Survey on the Use, Compilation, and Dissemination of Macroprudential Indicators


Background. Results. The Most Useful FSIs. Additional Indicators. Importance of Nondepository Financial Institutions. Disaggregation of "Depository Corporations" into Subsectors. Systemically Important Institutions. Benchmarks. Business Surveys. Compilation and Dissemination Practice. Concepts Employed. Consolidation. Valuation. Presentation.


1. The Survey on the Use, Compilation, and Dissemination of Macroprudential Indicators was conducted by the IMF in 2000. It was an important step in the IMF's program to develop a common set of FSIs. 1


2. The objective of the survey was to obtain information on national needs and practices related to FSIs to (1) gauge the usefulness of specific indicators, (2) assess compilation and dissemination practices to help identify international best practices where possible, (3) evaluate whether the SDDS or other vehicles would be appropriate to encourage the public dissemination of FSIs, and (4) explore the analytical frameworks used by member countries in macroprudential analysis.

3. The survey had two parts. The first part, the User Questionnaire, gathered information from financial supervisors, financial policymakers, and the private sector on the usefulness of the FSIs and methods of macroprudential analysis. The second part, the Compilation and Dissemination Questionnaire, inquired about national practices in compiling and disseminating FSIs.

4. The FSIs included in the survey largely focused on information about depository corporations (banks) but included some key information on their corporate and household counterparties. This focus was determined in light of the importance of banking institutions and the greater availability of information for banks compared with other types of institutions.

5. Central banks in each economy received the survey, with a request that they coordinate its distribution, completion, and return to the IMF. They were asked to distribute the survey within their economy to whichever parties they judged could best provide representative information on needs and practices relating to FSIs, such as the supervisory agency, the central government, and private sector participants.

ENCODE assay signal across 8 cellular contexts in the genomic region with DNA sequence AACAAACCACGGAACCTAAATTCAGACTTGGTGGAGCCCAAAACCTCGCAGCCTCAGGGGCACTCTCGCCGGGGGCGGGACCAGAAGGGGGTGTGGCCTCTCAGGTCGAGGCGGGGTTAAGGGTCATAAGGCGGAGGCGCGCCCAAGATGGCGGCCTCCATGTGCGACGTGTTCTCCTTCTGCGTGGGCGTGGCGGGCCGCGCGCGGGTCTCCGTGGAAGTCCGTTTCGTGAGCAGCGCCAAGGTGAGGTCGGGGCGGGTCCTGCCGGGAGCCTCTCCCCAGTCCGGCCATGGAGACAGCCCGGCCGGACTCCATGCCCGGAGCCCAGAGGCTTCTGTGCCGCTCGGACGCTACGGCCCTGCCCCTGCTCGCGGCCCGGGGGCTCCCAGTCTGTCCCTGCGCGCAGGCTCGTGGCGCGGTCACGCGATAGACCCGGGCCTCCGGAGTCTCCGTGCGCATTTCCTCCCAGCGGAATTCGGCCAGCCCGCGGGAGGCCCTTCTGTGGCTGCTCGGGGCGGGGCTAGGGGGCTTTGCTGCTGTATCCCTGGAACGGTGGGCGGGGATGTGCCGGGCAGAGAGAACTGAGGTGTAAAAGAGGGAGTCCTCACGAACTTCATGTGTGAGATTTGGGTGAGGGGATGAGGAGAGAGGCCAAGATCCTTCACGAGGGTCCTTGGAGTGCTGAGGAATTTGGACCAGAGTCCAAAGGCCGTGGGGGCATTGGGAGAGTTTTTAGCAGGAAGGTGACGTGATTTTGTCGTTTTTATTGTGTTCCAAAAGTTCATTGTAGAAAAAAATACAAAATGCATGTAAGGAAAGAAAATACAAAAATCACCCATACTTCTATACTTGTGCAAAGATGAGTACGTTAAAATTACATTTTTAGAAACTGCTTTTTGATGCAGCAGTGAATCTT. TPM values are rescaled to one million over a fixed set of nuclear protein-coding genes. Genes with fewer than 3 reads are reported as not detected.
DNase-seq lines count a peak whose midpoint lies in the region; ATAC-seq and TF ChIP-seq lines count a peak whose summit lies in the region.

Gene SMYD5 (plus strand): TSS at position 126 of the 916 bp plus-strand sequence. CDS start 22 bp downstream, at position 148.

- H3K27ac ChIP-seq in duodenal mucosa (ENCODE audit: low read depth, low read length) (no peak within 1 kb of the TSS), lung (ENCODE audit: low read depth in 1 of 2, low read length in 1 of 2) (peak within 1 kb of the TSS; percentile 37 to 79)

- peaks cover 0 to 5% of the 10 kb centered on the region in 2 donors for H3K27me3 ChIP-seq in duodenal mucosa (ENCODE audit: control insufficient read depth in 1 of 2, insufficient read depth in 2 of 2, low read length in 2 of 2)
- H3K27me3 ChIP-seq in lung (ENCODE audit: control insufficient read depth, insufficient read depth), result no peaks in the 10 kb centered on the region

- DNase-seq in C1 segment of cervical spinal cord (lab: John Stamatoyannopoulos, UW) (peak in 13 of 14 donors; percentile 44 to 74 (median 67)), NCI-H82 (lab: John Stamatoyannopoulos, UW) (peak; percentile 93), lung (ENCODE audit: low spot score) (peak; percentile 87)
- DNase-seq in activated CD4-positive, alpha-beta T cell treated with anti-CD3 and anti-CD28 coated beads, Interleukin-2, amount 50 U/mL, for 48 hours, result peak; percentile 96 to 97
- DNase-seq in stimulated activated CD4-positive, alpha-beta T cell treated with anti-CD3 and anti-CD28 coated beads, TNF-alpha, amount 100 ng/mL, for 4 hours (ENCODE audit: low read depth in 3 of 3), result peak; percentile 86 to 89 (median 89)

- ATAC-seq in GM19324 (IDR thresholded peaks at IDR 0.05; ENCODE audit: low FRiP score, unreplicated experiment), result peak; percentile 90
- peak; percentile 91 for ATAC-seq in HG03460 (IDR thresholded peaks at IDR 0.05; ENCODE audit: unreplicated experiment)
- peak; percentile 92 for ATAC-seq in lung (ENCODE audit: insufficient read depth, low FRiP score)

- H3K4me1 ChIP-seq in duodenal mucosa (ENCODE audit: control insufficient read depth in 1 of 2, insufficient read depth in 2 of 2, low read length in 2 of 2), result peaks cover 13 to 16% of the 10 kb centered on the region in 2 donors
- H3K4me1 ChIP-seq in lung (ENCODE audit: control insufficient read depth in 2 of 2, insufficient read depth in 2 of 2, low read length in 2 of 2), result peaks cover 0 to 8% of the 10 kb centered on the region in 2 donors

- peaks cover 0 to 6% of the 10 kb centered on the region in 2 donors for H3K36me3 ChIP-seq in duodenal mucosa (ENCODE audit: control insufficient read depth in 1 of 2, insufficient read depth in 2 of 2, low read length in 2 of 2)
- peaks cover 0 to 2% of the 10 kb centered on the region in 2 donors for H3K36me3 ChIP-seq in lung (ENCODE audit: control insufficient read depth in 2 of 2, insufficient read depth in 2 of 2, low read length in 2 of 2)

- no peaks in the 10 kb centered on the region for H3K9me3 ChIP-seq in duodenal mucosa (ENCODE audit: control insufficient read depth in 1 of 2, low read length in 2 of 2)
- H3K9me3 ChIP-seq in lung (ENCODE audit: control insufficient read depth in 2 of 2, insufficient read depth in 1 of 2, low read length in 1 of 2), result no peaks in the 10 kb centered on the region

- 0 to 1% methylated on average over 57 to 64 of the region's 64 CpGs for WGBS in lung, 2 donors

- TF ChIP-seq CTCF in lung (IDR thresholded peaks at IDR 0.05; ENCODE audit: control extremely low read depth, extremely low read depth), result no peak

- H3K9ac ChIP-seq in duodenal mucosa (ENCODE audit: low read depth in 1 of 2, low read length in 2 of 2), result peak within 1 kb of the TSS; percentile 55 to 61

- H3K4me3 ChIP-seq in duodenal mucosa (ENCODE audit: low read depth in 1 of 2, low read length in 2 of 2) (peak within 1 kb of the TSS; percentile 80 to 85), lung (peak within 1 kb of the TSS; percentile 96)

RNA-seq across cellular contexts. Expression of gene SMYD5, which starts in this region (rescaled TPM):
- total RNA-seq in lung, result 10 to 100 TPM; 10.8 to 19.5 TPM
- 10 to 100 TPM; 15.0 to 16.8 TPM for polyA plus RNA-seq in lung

6. A total of 122 responses (74 percent of those receiving the survey), covering 142 countries and other jurisdictions, was received. The first part of the survey ( User Questionnaire ) was completed by all 122 respondents, while 93 respondents completed the second part (the Compilation and Dissemination Questionnaire ). The high response rate to the survey is an indication of the importance being attached worldwide to issues relating to macroprudential analysis and the possible role of FSIs in such analysis. This view is bolstered by the evident effort made by respondents to thoroughly answer the survey and provide detailed comments.

The Most Useful FSIs

7. Respondents judged all major categories of FSIs to be broadly useful. Indicators of capital adequacy, asset quality (lending institutions), and profitability were deemed the most useful, followed by indicators of liquidity and sensitivity to market risk. Users in industrial countries in particular deemed the liquidity and sensitivity to market risk indicators less useful than the others. Several respondents from industrial countries commented that the liquidity and sensitivity to market risk indicators were sophisticated and possibly difficult to construct with precision.